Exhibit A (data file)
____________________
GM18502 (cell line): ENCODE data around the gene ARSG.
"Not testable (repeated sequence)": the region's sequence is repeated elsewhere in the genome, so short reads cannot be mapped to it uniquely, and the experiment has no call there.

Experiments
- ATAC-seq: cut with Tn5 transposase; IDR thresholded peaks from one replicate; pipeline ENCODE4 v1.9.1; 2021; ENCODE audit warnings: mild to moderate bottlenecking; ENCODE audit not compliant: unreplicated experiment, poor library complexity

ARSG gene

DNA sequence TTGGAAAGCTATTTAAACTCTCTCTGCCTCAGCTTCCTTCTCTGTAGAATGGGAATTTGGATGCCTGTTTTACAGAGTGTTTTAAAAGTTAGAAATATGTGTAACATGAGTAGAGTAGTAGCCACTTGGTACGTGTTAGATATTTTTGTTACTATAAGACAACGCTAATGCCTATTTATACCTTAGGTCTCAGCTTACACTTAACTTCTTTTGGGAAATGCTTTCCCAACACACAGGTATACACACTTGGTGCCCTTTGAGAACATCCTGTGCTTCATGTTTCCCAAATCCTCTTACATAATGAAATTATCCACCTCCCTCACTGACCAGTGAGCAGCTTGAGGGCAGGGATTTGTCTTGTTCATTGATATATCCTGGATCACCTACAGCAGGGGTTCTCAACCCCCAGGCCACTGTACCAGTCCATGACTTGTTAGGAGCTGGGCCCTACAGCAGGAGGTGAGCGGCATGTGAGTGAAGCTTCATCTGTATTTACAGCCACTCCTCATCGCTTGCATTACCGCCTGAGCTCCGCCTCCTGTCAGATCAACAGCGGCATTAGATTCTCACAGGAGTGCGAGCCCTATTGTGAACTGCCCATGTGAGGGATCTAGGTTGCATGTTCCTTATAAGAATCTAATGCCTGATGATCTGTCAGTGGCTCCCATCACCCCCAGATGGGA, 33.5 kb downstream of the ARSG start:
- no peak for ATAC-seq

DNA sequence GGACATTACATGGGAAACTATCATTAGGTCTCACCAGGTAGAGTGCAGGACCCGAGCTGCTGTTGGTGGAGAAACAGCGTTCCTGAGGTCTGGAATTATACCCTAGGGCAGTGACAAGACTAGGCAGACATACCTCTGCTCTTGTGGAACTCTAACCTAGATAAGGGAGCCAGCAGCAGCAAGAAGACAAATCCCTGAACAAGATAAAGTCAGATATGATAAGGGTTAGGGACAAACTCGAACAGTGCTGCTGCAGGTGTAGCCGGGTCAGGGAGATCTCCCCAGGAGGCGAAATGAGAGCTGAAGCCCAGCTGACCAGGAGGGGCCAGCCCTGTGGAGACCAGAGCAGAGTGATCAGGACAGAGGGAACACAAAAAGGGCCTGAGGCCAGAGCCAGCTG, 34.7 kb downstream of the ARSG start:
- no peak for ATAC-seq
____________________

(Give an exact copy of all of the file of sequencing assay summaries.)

GM18502 (cell line): ENCODE data around the gene ARSG.
"Not testable (repeated sequence)": the region's sequence is repeated elsewhere in the genome, so short reads cannot be mapped to it uniquely, and the experiment has no call there.

Experiments
- ATAC-seq: cut with Tn5 transposase; IDR thresholded peaks from one replicate; pipeline ENCODE4 v1.9.1; 2021; ENCODE audit warnings: mild to moderate bottlenecking; ENCODE audit not compliant: unreplicated experiment, poor library complexity

ARSG gene

DNA sequence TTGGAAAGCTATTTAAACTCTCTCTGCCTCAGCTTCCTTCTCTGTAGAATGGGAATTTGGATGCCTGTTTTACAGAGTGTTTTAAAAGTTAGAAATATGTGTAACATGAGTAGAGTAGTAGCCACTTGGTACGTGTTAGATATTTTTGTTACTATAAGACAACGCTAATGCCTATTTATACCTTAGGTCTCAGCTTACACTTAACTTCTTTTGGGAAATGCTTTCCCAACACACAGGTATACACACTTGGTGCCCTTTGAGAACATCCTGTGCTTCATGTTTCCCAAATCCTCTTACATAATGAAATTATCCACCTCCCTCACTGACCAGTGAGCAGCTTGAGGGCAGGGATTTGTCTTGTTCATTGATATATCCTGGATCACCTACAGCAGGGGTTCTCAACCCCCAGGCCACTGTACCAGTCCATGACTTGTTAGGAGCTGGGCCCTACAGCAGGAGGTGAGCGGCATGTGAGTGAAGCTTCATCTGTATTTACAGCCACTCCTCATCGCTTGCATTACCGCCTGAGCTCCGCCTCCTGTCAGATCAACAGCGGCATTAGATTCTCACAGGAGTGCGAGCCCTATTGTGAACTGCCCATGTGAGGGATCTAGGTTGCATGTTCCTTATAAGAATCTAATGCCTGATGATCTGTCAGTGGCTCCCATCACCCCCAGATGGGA, 33.5 kb downstream of the ARSG start:
- no peak for ATAC-seq

DNA sequence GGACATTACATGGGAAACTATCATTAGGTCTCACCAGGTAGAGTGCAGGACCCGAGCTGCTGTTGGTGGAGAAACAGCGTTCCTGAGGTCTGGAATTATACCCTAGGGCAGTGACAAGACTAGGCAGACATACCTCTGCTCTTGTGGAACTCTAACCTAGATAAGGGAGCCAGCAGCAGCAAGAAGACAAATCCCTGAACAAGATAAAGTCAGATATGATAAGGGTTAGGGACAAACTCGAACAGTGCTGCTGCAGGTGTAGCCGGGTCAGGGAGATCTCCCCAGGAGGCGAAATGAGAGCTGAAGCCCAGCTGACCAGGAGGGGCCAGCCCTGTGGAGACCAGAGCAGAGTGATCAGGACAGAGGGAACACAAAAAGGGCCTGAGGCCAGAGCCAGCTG, 34.7 kb downstream of the ARSG start:
- no peak for ATAC-seq